In terms of supplements, Arrow has clearly gone the extra mile to pack this set to the rafters, including a number of major new extras along with virtually everything that appeared on Universal’s previous releases. One the first disc, which includes the U.S. theatrical cut, we get an informative new audio commentary by Paul M. Sammon, author of Ridley Scott: The Making of His Movies and Future Noir: The Making of Blade Runner, who takes us on a deep dive of both Scott’s career and the making of Legend. There are also several new featurettes, starting with “Remembering a Legend,” a half-hour retrospective featurette that includes new interviews with production supervisor Hugh Harlow, set decorator Ann Mollo, actor Annabelle Lanyon, grip David Cadwallader, costume designer Charles Knode, camera operator Peter MacDonald, and draftsman John Ralph. There is also a two-part featurette that looks at the film’s scores, with commentary by music expert Jeff Bond on the Goldsmith score and Daniel Schweiger on the Tangerine Dream score, with additional comments by Austin Garrick and Bronwyn Griffin from the band Electric Youth. Similarly, there is a two-part featurette on the film’s creature effects, with one featurette focusing on the illustrations via commentary by illustrator Martin A. Kline and one on the practical make-up effects with commentary by make-up effects artist Nick Dudman. “Incarnation of a Legend” is a fascinating piece by critic Travis Crawford about the three different versions of the film and Ridley Scott’s penchant for revisiting his films and creating alternate director’s cuts. Also on this disc is The Directors: Ridley Scott, an hour-long archival documentary from 2003 that covers the entirety of Scott’s career up until that point (Legend takes up all of about two minutes); the television version opening, which adds narration to the opening crawl; and the music video for Bryan Ferry’s “Is Your Love Strong Enough?.”
Most of the supplementary material on the second disc, which houses the director’s cut, was previously included on Universal’s “Ultimate Edition” DVD released back in 2002. Ridley Scott’s audio commentary is immensely enjoyably to listen to, although it bears the mark of having been carefully planned out ahead of time. He tends to talk at length about one subject at a time, which sometimes has little relation to what is on-screen (although there are many instances that are screen-specific). He is particularly attentive to the details of the make-up and production design, almost giddy in pointing out how the fake snow was made more realistic with the use of glitter. Interestingly enough (and somewhat disappointingly), he barely even touches on the multiple versions of Legend, with the exception of bemoaning the loss of the Jerry Goldsmith score for the U.S. release. Creating a Myth: Memories of Legend is an intriguing 51-minute making-of documentary that was produced in 2000. It reassembles most of the cast and crew to reminisce about the film’s troubled production. Interviews include director Ridley Scott, producer Arnon Milchin, writer William “Gatz” Hjortsberg, make-up designer Rob Bottin, production designer Assheton Gorton, cinematographer Alex Thomson, editor Terry Rawlings, set decorator Anne Mollo, stunt coordinator Vic Armstrong, former MCA movie chief Sid Sheinberg, key make-up artist Peter Robb King, and actors Tim Curry, Mia Sara, Alice Playten, Robert Picardo, Billy Barty, and Cork Hubbert (notice that Tom Cruise is conspicuously absent—big surprise). In addition to all the talking heads, this doc also features video footage and photographs of the construction of the enormous forest set, the production itself, and the aftermath of the burning of the 007 stage on which the set was built. We also get an original, 10-minute promotional featurette from 1985 that was clearly transferred from an old VHS tape. The section of lost scenes and storyboards remains a fascinating trove of insight into the film and what it might have been. There are two “lost scenes,” the first of which is a 10-and-a-half-minute alternate opening featuring four goblins discovering a unicorn hair and taking it to the Lord of Darkness. Because the film elements for this scene were lost, it has been transferred from a rough video copy. It includes a musical score, but this was obviously an early cut because it lacks any sound mixing, sound effects, or ADR work (you will notice that the goblins’ voices have not been synthesized yet). The other included lost scene, which would have been placed right after Jack acknowledges to Gump that Lily touched a unicorn and is known as “The Faerie Dance,” is truly lost, although the audio track and a few production photos survive. Thus, editor Terry Rawlings gives us a reconstruction of the scene using the audio, with photographs and storyboards to represent the visuals. There is also a section of storyboards, which includes two sequences that were not filmed: “Jack’s Challenge,” which involves Jack facing a two-headed giant that was never shot due to budgetary restrictions, and “Downfall of Darkness,” which is a different ending that also features a cut plot development that would have involved Lily turning into a cat (again, never even attempted due to limits in the budget). Also on the disc are nine minutes of alternate footage taken from the international version; two drafts of the screenplay (the first draft and the shooting script); three theatrical trailers, two for the U.S. market and one international (it is interesting to note how dark and violent these trailers make the film look—not at all like a “family” fairy-tale movie); and several television spots. The image galleries, all of which are presented in HD, are divided into three sections: Production Stills, Continuity Polaroids, and Poster & Video Art.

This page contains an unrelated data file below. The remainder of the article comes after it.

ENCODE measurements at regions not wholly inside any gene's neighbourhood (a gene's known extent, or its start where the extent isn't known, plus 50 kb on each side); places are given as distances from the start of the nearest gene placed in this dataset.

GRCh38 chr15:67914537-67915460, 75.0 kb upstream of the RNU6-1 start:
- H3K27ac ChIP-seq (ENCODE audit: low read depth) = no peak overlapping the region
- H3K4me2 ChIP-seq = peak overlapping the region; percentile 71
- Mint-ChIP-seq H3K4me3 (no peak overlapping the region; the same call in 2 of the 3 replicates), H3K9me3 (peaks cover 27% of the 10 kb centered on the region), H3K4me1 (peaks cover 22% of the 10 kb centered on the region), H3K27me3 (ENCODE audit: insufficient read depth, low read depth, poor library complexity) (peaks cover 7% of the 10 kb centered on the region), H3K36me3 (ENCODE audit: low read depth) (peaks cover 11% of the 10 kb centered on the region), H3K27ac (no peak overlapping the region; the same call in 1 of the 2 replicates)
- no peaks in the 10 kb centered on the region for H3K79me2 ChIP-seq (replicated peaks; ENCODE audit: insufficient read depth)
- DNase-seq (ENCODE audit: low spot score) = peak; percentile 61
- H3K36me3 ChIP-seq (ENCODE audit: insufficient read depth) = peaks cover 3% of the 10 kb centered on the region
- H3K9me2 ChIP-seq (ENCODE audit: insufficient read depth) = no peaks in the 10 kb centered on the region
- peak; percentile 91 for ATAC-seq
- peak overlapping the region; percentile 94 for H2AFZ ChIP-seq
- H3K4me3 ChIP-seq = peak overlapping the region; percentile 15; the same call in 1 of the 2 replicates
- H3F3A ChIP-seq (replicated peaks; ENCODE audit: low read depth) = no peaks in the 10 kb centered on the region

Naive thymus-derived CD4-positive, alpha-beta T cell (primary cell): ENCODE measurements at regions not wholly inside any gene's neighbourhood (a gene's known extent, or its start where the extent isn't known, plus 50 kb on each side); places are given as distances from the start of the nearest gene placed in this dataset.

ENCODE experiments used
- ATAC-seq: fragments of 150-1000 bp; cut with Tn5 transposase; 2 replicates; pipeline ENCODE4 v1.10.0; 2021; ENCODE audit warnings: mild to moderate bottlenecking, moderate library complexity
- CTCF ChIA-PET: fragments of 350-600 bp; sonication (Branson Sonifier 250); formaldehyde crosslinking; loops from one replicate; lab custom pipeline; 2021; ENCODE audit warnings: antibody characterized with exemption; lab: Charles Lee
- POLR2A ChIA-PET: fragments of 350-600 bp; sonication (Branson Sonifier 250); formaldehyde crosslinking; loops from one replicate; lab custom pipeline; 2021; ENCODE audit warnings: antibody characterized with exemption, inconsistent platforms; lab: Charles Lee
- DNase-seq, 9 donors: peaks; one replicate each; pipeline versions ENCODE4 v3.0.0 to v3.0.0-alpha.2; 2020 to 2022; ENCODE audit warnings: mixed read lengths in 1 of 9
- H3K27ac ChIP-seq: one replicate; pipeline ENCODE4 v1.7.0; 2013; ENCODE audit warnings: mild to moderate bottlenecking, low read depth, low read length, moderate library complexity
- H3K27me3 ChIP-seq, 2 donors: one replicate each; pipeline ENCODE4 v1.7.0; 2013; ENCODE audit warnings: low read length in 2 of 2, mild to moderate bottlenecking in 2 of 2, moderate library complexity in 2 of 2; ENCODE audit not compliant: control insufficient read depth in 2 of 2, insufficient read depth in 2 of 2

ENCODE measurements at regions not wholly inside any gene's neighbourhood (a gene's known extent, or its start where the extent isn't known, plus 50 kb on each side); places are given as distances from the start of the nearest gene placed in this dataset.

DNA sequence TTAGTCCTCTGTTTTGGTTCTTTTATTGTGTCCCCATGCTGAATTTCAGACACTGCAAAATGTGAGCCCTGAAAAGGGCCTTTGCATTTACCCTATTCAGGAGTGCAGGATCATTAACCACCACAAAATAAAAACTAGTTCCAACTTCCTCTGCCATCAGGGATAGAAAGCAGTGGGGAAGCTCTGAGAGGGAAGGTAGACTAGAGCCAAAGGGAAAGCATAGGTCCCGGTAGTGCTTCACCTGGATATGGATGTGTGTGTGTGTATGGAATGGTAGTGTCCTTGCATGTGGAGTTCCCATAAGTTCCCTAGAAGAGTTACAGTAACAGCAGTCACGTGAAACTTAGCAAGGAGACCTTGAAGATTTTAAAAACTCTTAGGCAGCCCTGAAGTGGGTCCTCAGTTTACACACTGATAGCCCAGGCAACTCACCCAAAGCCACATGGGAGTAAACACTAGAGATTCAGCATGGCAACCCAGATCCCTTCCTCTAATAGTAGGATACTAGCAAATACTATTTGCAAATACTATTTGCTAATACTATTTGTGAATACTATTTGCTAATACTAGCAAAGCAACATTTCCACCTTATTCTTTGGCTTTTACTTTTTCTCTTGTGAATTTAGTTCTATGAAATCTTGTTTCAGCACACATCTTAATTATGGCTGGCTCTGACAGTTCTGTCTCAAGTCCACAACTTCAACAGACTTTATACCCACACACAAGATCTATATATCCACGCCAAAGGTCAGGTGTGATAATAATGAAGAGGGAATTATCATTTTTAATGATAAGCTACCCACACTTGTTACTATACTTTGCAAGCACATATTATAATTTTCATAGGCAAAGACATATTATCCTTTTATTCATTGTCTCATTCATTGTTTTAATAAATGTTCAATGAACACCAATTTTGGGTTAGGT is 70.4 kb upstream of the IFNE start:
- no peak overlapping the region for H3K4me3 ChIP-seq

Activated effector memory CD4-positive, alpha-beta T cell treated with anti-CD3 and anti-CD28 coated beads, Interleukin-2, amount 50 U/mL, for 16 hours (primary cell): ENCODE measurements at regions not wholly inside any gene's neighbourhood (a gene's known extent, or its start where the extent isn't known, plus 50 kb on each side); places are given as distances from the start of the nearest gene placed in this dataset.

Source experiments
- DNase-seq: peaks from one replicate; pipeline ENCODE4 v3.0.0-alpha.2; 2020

The beautifully designed, 60-page perfect-bound insert booklet includes new essays by Nicholas Clement and Kat Ellinger and archive materials, including production notes and a 2002 interview with Charles de Lauzirika about the restoration of the Director’s Cut. Also in the box are a large double-sided poster with newly commissioned artwork by Neil Davies and original theatrical artwork by John Alvin, glossy full-color portraits of the cast photographed by Annie Leibovitz, and six double-sided postcard-sized lobby card reproductions.